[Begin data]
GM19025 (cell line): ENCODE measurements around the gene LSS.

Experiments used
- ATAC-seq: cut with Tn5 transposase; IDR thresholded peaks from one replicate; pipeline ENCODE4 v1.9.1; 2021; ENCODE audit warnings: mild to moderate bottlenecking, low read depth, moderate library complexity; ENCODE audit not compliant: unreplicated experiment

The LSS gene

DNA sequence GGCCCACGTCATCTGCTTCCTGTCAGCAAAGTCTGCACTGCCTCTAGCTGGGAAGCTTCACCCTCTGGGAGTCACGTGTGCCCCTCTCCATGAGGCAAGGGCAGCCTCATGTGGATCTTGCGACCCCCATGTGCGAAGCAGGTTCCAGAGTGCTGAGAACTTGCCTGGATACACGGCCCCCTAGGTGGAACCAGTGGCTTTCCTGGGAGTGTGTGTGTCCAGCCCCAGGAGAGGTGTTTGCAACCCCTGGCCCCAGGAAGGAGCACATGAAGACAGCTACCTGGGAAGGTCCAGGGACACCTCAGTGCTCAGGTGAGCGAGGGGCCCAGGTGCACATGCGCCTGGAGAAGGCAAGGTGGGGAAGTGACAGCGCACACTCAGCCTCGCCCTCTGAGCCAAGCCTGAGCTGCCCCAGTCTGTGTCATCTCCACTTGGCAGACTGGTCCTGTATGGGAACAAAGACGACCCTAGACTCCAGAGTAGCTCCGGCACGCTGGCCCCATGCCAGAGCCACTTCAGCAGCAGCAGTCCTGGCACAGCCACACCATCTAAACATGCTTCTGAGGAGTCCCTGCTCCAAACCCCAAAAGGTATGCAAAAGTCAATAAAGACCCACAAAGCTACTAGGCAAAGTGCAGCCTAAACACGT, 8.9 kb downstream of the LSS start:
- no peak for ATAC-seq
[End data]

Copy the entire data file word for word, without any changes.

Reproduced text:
GM19025 (cell line): ENCODE measurements around the gene LSS.

Experiments used
- ATAC-seq: cut with Tn5 transposase; IDR thresholded peaks from one replicate; pipeline ENCODE4 v1.9.1; 2021; ENCODE audit warnings: mild to moderate bottlenecking, low read depth, moderate library complexity; ENCODE audit not compliant: unreplicated experiment

The LSS gene

DNA sequence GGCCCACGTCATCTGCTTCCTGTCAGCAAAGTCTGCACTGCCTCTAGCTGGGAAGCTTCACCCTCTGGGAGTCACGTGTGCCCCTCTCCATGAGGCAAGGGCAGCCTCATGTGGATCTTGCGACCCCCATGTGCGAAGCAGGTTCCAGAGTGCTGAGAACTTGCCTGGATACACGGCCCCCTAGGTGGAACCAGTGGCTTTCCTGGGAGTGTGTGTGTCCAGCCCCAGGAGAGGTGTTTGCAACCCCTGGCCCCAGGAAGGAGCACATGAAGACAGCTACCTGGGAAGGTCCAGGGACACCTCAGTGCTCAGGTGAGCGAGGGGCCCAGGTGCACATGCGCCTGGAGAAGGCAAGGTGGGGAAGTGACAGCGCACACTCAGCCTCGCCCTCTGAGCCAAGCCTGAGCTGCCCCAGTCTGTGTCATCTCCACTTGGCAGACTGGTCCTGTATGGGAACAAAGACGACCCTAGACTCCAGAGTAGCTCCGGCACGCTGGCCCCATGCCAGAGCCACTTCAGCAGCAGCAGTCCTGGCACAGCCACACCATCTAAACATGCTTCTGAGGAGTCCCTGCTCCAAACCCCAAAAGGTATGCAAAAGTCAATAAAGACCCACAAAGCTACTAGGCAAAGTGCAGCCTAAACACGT, 8.9 kb downstream of the LSS start:
- no peak for ATAC-seq